Visions of Migration: Cinematic Representations of Mobility and Belonging
Italian cinema of migration has captured international attention thanks to more mainstream productions such as Fuocoammare, (Francesco Rosi, 2016), Mediterranea (Jonas Carpignano, 2015), and Terraferma (Emanuele Crialese, 2011), which have managed to garner international prizes and critical praise.
However, the question of visibility, recognition, and dialogue around issues of migration in Italy remains highly problematic and often falls prey to media and political instrumentalization, which foments xenophobic anxiety instead of solidarity and hospitality.
The latter should be mobilized through a reminder of Italy’s history of outward mobility, both in relation to its colonial expansion in Africa and to the substantial emigration from Italy to the Americas. Italy’s many migrations deserve further scrutiny and analysis, in establishing patterns not only of responsibility and entanglements with the current so-called “migration crisis,” but also of similarity and communality.
Cinematic representations of migration help visually and politically to counter hostile frameworks by offering a podium to individualized narratives, and to diversified forms of civic engagement in the name of solidarity and of a shared common humanity, e.g. Io sto con la sposa (Antonio Augugliaro, Gabriele del Grande, and Khaled Soliman al Nassiry, 2014). Many of these productions are postcolonial interventions that manage to convey the visual and ideological instability of the Italian identity in its entanglement with different histories and geographies, while also creating alternative visions and spaces, where notions of hospitality and belonging are negotiated and developed from new perspectives.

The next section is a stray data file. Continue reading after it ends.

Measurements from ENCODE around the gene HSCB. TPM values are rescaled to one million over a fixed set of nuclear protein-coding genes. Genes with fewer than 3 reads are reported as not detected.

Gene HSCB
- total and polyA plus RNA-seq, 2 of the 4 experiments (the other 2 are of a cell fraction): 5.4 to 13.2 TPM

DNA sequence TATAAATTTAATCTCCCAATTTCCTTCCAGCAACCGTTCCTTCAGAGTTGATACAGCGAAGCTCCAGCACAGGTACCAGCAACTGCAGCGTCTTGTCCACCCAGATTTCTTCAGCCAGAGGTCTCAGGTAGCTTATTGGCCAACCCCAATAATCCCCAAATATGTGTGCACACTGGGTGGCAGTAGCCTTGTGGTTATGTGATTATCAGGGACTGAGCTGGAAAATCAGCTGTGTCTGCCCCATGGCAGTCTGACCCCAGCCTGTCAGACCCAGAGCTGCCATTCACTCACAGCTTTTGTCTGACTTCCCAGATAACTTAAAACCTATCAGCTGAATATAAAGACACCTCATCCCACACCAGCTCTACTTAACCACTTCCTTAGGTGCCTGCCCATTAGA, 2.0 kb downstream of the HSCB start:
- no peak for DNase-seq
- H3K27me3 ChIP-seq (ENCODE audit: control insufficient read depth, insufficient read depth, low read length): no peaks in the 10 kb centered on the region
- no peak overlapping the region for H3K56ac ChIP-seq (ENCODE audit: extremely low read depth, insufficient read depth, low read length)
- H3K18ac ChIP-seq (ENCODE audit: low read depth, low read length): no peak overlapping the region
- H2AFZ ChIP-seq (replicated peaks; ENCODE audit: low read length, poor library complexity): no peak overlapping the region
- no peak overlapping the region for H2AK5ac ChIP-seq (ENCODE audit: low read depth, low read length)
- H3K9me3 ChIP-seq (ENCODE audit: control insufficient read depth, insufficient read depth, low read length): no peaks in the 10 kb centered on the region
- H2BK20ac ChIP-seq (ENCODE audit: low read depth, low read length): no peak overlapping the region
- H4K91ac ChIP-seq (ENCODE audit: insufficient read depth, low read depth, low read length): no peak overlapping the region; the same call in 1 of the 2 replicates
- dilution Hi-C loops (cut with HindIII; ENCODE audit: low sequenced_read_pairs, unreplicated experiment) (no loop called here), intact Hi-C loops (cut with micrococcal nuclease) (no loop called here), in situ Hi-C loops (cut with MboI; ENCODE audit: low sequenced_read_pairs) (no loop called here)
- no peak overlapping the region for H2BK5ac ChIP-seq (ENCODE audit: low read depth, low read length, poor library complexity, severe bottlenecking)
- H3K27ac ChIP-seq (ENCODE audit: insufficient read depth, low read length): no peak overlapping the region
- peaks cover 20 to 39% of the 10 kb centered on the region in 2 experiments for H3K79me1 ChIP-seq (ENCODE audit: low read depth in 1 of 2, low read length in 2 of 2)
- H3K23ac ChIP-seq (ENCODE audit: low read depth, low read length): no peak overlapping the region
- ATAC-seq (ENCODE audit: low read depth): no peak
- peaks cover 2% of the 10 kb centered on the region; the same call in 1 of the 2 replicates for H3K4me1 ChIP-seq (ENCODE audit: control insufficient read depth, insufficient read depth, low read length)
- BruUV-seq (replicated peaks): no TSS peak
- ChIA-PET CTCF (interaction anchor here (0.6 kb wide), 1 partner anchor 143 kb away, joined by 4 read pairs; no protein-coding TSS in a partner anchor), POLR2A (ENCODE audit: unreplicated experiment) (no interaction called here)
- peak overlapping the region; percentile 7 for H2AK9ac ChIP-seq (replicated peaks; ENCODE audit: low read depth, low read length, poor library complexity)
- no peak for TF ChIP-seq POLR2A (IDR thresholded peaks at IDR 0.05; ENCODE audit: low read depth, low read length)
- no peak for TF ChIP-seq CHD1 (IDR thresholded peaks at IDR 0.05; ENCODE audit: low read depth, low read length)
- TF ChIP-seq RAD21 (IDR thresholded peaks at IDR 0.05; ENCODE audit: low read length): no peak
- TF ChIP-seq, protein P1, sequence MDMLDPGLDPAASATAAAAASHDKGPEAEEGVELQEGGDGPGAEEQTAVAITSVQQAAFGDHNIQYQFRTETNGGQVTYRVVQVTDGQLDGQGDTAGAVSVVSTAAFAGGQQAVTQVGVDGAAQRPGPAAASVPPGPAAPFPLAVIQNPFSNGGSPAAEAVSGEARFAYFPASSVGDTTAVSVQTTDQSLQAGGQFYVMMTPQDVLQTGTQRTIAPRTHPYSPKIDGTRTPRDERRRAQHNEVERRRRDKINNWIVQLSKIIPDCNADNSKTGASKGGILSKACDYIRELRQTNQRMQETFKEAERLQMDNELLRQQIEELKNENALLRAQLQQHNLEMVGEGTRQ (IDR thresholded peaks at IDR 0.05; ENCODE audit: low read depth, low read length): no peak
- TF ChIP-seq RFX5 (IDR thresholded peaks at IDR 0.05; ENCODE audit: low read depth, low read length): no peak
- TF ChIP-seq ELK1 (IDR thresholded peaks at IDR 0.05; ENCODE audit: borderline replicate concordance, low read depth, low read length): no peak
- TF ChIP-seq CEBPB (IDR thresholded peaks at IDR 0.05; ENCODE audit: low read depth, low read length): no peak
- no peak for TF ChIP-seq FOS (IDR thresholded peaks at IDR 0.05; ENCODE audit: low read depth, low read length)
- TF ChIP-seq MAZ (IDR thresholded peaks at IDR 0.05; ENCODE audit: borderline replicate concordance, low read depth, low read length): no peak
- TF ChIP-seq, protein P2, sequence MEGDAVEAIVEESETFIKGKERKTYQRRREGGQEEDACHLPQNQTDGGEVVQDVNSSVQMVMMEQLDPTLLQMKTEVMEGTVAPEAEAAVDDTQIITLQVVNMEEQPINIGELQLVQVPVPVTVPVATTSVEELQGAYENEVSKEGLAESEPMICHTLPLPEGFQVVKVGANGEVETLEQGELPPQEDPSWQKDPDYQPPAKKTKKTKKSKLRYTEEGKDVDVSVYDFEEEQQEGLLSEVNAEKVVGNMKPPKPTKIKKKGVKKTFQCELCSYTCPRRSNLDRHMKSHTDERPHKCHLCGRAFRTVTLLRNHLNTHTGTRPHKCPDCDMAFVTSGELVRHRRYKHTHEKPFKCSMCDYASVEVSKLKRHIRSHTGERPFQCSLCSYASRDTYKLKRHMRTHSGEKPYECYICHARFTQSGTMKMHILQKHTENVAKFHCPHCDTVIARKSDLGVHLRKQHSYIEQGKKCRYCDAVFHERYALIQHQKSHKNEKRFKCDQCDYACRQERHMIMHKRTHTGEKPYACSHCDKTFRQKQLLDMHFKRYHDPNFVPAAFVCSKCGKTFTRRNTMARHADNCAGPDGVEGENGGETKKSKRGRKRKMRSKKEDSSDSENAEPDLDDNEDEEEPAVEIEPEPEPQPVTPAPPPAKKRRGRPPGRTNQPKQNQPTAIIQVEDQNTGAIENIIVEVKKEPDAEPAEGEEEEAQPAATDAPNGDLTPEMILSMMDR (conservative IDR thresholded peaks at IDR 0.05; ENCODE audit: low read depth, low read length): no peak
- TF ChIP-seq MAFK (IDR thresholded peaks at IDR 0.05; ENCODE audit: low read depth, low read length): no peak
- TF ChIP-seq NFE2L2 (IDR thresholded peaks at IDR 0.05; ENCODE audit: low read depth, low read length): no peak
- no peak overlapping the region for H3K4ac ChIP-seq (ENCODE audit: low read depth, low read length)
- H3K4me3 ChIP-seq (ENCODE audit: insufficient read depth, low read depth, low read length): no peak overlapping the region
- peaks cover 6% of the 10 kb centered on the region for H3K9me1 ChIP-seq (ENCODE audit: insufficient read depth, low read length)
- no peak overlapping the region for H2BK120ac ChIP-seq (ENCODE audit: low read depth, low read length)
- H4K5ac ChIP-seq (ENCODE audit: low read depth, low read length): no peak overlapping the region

Sandra Ponzanesi is Chair of Gender and Postcolonial Studies, Department of Media and Culture Studies at Utrecht University, the Netherlands. She has published widely in the field of postcolonial feminist theory, cinema studies, Italian postcolonialism, digital media, and migration. Among her recent publications are Postcolonial Intellectuals in Europe (2018), Postcolonial Transitions in Europe (2016), The Postcolonial Cultural Industry (Palgrave, 2014), Gender, Globalisation and Violence (2014), and Postcolonial Cinema Studies (Routledge, 2012) with Marguerite Waller. She has also guest edited several special issues on Postcolonial Europe, Digital Migration and Transnational Cinema Studies. She is project leader of the ERC project “Digital Crossings in Europe: Gender, Diaspora and Belonging” CONNECTINGEUROPE, director of the PCI (Postcolonial Studies Initiative), and project leader of the NWO-PIN (Postcolonial Intellectuals and their European Publics) network project.
She was Visiting Professor at Columbia University and at University of California, Los Angeles. She was also visiting scholar at New York University, Rutgers University, and University of California, Riverside, and Senior visiting fellow at the London School of Economics.